The last time I heard about Holy Mother was with the early album “Agoraphobia” and from there on, total silence. I know that you got busy with the German band, Messiah’s Kiss, but when it comes to Holy Mother, not a single clue. What were the reasons for the band’s silence all these years?

I just felt like we needed a break. And when I say a break, I really mean a break from some of the pressures to produce albums on very small budgets.  t also became difficult finding the time for me, Jim, and the rest of the band to get together.  At that time in our lives, we were starting to raise and support our families.  But Jim Harris and I were always in contact and remained good friends.  And HOLY MOTHER has always been close to my heart, so it really had to be the right time to put it all back together.

Recently I got the memo that Holy Mother is back in action, and with no less than an upcoming recording in the image of “Face This Burn”, and signed to the German label, Massacre Records. First things first, how does it feel to get back in the game with Holy Mother? What did you miss most about the band being active?

Putting HOLY MOTHER back together again has been the most uplifting experience for me in my whole musical career. And getting back with my writing partner, good friend, and drummer, Jim Harris has been priceless. Over the years, I’ve always been writing songs, but deciding where I should use the songs was a challenge. I didn’t want to use them for Messiah’s Kiss, because I wasn’t sure if it was the right fit for them.  But when Jim and I recently reunited as songwriters, we decided it’s time to bring HOLY MOTHER back, and this time with a vengeance!  Jim and I always missed the camaraderie we shared, the energy we get when we write together, the style of writing we create, and we also missed being able to express ourselves in the lyrics and melodies of our songs.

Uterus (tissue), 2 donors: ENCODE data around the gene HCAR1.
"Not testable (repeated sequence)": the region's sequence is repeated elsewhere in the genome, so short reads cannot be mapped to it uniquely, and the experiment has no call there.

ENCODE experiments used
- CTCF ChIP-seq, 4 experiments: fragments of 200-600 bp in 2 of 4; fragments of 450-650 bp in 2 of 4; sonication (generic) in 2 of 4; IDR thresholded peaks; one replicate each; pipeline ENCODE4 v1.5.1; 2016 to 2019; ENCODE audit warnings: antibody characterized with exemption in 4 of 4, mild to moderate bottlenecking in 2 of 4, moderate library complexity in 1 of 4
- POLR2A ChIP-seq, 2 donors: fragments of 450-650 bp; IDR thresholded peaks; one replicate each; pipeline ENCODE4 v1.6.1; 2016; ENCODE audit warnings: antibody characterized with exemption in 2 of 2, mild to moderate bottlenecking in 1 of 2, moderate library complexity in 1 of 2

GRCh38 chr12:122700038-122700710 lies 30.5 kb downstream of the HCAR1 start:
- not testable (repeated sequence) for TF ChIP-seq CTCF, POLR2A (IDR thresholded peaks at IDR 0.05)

This new era of Holy Mother, other than new beginnings, shares a reunion between yourself and your drummer, Jim Harris, which was featured on the first five Holy Mother albums. What brought you back together to start working on new material? What kept you apart all these years?